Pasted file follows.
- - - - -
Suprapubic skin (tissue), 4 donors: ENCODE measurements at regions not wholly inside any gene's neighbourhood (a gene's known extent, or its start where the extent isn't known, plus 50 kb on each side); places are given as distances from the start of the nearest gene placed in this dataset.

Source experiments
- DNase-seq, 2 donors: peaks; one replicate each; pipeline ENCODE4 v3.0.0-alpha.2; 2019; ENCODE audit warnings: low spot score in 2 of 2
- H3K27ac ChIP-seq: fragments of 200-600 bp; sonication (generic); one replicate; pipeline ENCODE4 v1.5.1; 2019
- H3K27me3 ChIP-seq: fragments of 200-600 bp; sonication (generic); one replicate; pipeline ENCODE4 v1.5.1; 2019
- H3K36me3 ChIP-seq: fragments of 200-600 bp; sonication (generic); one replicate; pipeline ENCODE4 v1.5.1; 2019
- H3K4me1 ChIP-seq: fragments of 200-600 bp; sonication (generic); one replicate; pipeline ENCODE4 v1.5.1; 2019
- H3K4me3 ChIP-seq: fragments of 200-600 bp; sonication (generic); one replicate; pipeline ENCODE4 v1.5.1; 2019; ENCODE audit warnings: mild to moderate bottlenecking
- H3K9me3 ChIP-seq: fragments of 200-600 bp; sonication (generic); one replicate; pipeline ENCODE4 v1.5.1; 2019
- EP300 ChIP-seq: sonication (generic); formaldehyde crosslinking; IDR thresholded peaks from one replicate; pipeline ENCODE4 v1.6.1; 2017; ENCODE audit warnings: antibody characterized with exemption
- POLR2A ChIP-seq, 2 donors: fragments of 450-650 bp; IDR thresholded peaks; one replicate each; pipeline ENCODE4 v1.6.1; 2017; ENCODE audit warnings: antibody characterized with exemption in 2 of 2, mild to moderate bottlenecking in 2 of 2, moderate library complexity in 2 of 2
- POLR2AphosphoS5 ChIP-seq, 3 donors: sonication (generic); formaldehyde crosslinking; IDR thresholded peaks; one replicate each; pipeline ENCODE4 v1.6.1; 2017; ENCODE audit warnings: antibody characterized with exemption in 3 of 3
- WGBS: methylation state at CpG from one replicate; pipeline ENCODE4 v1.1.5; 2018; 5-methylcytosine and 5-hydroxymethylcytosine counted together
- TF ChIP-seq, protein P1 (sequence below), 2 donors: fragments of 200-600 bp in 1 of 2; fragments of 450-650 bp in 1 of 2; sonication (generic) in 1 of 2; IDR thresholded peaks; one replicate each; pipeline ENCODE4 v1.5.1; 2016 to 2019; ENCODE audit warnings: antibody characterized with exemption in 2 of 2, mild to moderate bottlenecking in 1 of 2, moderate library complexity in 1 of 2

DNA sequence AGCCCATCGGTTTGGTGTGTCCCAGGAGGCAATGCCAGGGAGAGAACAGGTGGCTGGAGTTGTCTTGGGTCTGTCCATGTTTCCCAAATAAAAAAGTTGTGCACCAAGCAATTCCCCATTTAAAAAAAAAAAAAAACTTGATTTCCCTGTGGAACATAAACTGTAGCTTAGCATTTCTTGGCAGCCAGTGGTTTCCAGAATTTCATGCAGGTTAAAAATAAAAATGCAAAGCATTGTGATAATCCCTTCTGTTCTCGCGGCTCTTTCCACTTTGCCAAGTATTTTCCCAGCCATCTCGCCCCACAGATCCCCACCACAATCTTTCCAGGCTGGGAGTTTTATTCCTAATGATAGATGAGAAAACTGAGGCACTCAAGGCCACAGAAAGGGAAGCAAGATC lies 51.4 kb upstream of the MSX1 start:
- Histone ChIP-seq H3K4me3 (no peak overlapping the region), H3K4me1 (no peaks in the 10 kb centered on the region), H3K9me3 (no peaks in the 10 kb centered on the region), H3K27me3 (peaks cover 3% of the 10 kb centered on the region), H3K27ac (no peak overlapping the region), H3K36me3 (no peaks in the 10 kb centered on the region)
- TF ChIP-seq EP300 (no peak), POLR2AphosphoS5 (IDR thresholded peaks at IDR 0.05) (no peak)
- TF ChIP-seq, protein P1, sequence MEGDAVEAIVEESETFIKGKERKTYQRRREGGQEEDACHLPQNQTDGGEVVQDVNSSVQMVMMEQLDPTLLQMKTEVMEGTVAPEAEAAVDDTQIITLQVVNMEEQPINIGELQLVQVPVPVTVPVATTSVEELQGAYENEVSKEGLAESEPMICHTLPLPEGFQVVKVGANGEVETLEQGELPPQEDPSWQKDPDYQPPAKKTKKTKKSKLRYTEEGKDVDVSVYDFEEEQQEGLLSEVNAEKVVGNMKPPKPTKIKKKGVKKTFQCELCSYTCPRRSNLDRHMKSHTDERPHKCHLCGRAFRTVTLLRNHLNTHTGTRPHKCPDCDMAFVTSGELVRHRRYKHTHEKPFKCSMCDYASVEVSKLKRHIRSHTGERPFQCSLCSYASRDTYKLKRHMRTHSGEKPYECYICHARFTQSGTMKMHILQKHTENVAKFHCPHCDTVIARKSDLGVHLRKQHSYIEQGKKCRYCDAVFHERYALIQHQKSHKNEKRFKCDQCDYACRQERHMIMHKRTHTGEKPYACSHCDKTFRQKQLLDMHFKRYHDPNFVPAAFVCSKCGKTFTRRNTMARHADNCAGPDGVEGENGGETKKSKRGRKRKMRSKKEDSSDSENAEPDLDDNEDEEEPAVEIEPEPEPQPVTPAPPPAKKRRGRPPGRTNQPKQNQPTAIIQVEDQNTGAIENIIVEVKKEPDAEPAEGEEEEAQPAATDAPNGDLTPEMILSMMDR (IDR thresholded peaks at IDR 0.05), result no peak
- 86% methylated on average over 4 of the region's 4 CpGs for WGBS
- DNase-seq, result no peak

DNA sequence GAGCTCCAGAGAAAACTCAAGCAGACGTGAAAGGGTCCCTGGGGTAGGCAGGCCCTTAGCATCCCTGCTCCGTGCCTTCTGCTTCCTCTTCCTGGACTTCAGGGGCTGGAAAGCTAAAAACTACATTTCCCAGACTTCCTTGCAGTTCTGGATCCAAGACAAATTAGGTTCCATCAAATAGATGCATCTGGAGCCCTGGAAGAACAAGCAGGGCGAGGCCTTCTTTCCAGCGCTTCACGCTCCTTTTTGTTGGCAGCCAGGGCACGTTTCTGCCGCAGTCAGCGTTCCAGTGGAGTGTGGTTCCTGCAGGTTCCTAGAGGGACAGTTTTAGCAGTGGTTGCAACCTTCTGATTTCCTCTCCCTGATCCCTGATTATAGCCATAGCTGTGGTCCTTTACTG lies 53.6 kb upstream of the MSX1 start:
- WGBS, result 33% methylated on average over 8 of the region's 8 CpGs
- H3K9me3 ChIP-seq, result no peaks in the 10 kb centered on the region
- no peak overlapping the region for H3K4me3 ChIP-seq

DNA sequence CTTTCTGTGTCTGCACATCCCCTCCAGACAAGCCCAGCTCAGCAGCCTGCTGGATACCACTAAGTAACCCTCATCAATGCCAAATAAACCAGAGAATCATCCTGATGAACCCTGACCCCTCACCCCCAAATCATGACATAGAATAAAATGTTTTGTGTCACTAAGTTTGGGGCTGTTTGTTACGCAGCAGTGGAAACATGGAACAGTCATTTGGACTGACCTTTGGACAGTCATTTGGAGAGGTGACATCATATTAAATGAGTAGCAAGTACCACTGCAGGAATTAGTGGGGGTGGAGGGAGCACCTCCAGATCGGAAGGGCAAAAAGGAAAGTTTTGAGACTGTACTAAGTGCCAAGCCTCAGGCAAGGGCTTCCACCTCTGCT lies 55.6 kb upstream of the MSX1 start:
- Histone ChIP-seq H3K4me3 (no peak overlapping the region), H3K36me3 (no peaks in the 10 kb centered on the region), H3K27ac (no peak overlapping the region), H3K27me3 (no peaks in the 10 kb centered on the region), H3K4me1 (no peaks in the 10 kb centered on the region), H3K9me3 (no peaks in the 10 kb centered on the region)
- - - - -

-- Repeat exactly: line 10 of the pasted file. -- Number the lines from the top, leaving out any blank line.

- EP300 ChIP-seq: sonication (generic); formaldehyde crosslinking; IDR thresholded peaks from one replicate; pipeline ENCODE4 v1.6.1; 2017; ENCODE audit warnings: antibody characterized with exemption